one thing to watch out for tho is that using wwflour will usually require you to indeed use a bit MORE moisture in the recipe. it seems that ww flour does absorb a bit more moisture in most cases than apflour.
        too much info?

        3 Replies
        1. re: ben61820

          Absolutely not too much info - many thanks ben61820! The recipe didn't call for creaming butter/sugar, but you were supposed to beat it w/ the eggs until pale, which would never happen with the splenda.

          Chowser - I used King Arthur Organic Whole Wheat. After checking the package, it's ground from hard spring wheat. Not sure if that's white or red, but I think the 1/2 & 1/2 approach might be the way to go.

          1. re: LHT

            half and half is an idea, but again, its the sugar/splenda issue thats really the culprit here. going half and half with ap and ww flours is the chosen route for many homebakers, and its not at all a bad choice. the thing is tho, with many homebaked goods like muffins, basic cakes, etc, there are SO many ingredients that pack in so much flavor that you can 'mask' any perhaps unwanted flavors that the wholel wheat would bring so i think you are usually OK going 75/25 ww/AP or even 100% ww. dont compromise your goals with your health. go 100% whole wheat and then dabble with ingredient amounts FROM THAT POINT. you will be fine in the end, trust me. besides, remember, that whole wheat brings its own flavors to the game. its not a given negative at all. many people out there just didnt grow up eating it since AP has been made so prevalent in the US in the past 50-75 years. in bread baking for instance, whole wheat's flavors are wholly wanted and sought after. the more fullbodied and nutty characteristics are wonderful.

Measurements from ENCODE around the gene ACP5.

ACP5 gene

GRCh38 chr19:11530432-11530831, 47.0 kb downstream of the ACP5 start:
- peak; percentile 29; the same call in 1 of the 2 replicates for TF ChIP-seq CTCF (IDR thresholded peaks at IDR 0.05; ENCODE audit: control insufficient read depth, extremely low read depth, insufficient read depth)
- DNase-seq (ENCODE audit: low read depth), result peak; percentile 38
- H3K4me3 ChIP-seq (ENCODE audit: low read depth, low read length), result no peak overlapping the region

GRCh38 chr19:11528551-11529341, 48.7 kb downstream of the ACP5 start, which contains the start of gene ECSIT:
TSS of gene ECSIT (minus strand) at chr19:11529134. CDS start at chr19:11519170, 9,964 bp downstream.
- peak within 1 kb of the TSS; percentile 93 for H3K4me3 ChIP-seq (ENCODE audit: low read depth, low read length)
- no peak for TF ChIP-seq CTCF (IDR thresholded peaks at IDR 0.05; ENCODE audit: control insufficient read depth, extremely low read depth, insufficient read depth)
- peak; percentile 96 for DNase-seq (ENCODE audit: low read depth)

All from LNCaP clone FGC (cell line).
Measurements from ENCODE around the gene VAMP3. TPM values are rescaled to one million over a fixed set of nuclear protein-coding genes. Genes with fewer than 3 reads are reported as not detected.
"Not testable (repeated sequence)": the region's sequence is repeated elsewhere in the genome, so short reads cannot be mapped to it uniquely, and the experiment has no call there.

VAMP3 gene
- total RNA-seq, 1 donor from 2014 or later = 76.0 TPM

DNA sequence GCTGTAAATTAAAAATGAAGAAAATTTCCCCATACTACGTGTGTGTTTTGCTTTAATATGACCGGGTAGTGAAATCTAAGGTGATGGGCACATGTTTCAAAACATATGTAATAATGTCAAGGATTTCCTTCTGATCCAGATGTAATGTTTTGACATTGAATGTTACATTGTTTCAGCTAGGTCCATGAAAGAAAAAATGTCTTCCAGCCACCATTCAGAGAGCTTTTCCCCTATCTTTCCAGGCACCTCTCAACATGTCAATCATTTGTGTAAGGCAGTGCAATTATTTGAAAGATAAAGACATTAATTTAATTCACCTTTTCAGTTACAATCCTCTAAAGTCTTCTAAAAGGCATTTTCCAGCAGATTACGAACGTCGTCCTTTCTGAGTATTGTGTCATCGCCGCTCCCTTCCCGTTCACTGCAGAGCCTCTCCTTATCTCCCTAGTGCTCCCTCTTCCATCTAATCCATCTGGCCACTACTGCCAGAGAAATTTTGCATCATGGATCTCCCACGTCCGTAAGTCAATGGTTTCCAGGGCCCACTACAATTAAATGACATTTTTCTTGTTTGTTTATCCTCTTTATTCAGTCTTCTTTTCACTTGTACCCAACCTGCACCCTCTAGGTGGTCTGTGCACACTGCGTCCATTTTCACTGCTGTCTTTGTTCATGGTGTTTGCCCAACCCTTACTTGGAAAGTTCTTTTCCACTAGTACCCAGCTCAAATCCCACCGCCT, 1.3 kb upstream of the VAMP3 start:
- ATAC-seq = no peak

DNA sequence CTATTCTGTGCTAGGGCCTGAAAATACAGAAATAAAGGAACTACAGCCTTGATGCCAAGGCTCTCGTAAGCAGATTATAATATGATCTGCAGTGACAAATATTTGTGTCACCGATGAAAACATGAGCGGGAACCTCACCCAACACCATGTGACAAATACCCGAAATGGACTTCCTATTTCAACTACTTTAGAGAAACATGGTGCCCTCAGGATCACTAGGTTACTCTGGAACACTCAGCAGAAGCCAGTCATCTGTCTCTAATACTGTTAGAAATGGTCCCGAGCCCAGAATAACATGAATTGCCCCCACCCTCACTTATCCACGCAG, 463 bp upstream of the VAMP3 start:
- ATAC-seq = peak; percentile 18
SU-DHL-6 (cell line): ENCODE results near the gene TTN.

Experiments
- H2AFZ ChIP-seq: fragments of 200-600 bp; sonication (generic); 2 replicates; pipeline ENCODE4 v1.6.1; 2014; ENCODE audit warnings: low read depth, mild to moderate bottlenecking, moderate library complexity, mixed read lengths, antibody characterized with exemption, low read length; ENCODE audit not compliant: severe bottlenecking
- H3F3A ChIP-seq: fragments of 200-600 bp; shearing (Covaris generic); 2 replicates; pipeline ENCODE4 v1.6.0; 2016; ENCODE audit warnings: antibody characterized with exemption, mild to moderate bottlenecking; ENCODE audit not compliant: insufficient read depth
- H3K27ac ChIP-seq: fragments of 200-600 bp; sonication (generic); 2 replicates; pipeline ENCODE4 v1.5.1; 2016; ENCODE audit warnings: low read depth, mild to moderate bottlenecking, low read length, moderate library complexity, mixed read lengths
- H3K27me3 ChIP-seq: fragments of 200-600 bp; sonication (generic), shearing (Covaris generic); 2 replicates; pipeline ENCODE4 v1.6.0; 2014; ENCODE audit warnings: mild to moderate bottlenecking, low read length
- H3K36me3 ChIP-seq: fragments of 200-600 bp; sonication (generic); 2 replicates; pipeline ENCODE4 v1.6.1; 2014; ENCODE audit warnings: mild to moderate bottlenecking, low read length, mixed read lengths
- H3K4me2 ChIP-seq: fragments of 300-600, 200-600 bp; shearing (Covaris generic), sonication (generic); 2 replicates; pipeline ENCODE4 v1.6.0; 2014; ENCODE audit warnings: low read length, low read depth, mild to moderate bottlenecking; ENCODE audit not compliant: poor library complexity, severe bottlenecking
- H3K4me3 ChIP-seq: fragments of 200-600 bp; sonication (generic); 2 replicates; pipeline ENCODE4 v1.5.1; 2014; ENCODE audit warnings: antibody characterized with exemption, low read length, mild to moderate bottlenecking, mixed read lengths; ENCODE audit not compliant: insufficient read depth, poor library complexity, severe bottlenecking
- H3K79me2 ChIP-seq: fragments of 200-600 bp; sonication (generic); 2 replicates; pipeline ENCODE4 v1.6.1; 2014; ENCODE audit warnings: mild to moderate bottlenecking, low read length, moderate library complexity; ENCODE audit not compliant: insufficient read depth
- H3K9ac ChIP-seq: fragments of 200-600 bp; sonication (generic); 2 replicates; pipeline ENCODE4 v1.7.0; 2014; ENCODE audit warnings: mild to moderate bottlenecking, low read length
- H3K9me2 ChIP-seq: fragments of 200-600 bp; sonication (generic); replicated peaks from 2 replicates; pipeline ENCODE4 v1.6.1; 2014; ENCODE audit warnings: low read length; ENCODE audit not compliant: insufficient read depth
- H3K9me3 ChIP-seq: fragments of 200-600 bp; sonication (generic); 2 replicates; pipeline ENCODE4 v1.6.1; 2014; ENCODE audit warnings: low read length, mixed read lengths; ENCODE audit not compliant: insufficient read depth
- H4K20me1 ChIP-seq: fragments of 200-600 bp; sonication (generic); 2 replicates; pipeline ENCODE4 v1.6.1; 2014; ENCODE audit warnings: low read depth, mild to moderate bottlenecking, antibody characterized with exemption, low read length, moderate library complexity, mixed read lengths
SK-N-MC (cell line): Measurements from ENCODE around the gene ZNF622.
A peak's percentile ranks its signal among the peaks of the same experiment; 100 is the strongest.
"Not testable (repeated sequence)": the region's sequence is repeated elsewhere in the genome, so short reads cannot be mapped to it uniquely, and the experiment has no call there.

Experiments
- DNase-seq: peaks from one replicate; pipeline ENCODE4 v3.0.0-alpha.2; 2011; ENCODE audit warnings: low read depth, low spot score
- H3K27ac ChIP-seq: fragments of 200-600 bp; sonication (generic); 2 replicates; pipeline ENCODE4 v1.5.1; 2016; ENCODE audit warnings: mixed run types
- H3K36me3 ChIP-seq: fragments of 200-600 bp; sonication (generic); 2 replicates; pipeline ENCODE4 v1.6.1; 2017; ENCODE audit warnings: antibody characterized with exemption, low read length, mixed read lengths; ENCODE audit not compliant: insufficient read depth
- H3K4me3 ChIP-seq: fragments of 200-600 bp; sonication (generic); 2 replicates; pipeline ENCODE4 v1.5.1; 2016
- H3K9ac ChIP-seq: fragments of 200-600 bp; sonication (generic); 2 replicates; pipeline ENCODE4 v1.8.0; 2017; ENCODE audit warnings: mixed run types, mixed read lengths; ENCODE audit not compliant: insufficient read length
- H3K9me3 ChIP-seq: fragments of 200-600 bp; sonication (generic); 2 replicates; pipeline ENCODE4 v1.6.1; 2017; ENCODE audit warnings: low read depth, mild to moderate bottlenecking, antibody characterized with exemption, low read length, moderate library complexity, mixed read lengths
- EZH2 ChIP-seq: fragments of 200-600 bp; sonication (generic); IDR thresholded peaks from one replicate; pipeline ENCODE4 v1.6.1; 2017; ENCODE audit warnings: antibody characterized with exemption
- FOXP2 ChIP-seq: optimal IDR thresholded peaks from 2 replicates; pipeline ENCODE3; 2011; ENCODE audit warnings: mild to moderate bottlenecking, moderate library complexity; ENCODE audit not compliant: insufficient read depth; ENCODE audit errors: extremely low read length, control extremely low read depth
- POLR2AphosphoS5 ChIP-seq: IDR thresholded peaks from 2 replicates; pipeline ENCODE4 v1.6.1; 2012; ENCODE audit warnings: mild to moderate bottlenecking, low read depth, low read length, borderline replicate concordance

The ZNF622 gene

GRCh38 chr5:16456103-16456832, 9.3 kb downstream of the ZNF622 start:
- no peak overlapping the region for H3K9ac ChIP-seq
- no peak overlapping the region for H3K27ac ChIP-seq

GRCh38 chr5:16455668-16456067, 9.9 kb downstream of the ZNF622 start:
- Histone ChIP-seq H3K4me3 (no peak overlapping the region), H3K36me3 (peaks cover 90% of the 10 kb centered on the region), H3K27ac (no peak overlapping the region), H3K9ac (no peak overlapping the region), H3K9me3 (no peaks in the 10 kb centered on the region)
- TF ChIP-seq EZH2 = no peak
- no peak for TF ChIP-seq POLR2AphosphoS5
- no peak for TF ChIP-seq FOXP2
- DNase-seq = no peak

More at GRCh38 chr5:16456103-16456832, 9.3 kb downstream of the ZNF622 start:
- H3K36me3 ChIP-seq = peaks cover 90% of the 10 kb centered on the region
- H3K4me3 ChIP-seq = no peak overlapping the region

1. re: LHT

              Now that ben brought it up, I do remember using splenda years ago when it first came out in brownies for my father who has diabetes. It was terrible, as you described, didn't rise and was hard. I think it does have to do with the science of sugar--on the Splenda site at the time, it said you can substitute it for sugar but not if there's more function for the sugar than just as sweetener. That might be why they came up with the new baking Splenda. White whole wheat is much lighter than the regular whole wheat. But, as ben said, it makes a heavier texture but it doesn't affect the overall chemical reaction. Boy, talk about a walk down memory lane and having something jar it. I had competely forgotten about it.